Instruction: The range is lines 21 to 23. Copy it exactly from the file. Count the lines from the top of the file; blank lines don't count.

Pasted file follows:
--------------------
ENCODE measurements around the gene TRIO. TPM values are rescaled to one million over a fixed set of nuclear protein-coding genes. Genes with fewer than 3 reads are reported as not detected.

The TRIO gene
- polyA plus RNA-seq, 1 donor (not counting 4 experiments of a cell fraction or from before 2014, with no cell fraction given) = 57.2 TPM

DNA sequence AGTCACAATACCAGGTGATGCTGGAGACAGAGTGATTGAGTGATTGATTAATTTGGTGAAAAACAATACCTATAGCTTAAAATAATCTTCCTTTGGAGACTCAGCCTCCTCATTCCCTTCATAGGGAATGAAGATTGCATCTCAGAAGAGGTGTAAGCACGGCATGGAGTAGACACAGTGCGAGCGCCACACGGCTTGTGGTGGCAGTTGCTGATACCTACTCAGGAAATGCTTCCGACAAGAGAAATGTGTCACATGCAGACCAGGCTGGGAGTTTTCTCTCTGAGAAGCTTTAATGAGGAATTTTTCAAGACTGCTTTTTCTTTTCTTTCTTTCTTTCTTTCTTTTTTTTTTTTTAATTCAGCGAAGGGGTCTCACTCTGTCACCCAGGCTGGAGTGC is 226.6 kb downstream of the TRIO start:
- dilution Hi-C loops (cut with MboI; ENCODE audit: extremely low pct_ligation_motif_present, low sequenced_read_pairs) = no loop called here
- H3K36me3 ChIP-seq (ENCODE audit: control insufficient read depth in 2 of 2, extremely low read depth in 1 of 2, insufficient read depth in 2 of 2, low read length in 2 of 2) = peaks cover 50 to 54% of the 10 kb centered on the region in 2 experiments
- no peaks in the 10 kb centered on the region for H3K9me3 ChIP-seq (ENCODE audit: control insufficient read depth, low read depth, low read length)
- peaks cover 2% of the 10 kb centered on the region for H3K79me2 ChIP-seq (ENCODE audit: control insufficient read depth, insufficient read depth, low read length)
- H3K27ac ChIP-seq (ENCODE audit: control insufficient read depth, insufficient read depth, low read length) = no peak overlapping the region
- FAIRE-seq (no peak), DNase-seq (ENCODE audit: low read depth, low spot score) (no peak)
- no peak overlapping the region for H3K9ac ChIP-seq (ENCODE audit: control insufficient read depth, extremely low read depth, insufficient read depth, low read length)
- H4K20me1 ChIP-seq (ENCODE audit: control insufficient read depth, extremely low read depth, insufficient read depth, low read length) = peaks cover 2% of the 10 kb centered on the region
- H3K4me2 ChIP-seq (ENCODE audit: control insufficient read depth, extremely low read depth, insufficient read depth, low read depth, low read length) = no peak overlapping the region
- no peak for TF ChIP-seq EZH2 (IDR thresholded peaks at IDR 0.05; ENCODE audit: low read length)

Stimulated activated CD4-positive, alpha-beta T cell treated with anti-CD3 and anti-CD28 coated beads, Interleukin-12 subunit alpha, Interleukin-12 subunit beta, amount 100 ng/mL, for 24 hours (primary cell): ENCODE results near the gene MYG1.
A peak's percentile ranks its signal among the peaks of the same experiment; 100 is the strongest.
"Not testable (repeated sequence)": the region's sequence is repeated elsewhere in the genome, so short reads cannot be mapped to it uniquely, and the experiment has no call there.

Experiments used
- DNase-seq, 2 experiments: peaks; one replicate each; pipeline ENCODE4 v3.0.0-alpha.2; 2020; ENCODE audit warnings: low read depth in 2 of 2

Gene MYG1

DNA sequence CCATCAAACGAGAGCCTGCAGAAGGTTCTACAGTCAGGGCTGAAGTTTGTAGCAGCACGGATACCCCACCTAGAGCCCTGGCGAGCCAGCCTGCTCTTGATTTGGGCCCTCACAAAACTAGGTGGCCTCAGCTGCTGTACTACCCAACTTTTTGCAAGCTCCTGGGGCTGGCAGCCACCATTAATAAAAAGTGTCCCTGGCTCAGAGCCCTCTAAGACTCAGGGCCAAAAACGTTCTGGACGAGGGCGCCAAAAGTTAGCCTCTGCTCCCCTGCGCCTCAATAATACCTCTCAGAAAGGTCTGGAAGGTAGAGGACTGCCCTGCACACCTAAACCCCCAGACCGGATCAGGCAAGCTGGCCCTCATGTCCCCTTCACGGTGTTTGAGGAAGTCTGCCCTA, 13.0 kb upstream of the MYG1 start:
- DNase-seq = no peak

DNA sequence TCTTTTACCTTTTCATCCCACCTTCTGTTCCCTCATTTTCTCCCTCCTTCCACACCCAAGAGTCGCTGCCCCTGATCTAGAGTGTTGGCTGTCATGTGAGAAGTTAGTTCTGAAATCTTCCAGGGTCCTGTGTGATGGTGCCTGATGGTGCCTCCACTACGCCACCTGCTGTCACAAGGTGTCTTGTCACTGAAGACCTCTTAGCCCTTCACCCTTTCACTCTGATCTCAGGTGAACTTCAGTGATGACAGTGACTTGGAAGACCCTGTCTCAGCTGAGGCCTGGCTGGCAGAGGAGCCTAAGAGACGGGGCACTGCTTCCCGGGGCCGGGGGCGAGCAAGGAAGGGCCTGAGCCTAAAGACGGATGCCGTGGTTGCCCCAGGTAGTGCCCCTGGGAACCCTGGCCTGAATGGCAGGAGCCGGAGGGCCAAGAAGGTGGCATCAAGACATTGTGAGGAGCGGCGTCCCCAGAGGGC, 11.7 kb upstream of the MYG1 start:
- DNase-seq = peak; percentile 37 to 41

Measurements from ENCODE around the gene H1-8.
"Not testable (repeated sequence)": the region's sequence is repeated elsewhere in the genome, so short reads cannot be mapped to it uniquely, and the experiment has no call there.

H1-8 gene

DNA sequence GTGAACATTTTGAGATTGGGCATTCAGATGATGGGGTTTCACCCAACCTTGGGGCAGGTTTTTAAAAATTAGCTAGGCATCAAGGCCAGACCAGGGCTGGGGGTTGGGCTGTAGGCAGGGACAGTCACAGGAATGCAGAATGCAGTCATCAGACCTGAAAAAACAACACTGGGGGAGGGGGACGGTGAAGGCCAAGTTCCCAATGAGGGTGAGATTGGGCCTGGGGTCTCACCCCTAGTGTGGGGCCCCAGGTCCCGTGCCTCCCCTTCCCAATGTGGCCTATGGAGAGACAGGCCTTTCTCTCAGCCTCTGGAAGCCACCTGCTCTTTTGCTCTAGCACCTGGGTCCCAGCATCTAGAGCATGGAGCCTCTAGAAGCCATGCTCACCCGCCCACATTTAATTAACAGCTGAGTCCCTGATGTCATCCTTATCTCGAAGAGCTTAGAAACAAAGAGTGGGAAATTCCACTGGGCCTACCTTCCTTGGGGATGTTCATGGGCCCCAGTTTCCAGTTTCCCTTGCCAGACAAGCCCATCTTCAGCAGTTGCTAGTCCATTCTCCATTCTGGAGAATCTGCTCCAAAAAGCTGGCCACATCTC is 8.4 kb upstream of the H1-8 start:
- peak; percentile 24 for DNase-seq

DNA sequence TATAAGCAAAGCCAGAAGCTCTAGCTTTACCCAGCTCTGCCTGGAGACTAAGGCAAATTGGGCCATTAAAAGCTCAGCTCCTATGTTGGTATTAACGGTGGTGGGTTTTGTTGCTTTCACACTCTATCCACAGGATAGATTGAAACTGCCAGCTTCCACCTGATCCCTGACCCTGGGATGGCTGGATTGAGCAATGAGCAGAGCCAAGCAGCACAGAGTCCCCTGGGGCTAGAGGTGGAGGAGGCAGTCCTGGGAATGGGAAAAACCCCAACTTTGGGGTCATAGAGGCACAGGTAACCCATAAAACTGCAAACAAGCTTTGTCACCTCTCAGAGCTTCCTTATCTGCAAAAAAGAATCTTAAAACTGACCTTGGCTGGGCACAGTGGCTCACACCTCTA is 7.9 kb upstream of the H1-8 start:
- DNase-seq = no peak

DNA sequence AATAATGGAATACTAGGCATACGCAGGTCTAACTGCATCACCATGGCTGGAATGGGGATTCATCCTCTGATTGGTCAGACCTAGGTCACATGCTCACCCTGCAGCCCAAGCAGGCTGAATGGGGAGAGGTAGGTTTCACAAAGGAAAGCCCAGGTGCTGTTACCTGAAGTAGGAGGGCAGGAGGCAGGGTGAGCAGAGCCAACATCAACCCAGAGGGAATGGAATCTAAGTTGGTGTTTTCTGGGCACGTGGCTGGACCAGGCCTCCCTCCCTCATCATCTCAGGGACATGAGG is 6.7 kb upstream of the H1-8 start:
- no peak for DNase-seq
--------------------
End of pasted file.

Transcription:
DNA sequence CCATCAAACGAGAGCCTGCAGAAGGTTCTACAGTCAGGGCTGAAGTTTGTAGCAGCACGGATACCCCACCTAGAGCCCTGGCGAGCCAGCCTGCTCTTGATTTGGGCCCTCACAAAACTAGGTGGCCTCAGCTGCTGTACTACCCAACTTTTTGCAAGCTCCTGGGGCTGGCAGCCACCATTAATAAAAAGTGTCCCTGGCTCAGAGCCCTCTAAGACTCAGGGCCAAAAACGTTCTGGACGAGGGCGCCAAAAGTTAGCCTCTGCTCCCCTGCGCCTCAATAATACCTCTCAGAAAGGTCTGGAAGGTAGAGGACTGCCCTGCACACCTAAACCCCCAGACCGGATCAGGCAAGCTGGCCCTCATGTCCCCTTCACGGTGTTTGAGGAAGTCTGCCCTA, 13.0 kb upstream of the MYG1 start:
- DNase-seq = no peak

DNA sequence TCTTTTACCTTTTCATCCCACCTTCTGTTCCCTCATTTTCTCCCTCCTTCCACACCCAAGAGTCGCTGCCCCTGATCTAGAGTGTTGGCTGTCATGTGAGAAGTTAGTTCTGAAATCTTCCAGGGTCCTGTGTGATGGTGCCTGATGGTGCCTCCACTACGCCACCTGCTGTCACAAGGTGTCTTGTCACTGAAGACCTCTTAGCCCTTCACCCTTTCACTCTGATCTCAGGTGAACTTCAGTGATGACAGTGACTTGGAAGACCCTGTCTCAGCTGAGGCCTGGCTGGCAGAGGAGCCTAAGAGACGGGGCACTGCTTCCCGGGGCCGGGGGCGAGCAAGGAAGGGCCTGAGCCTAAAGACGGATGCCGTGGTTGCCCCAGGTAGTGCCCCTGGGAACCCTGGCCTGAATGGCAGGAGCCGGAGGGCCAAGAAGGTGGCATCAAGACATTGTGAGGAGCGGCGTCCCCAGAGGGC, 11.7 kb upstream of the MYG1 start: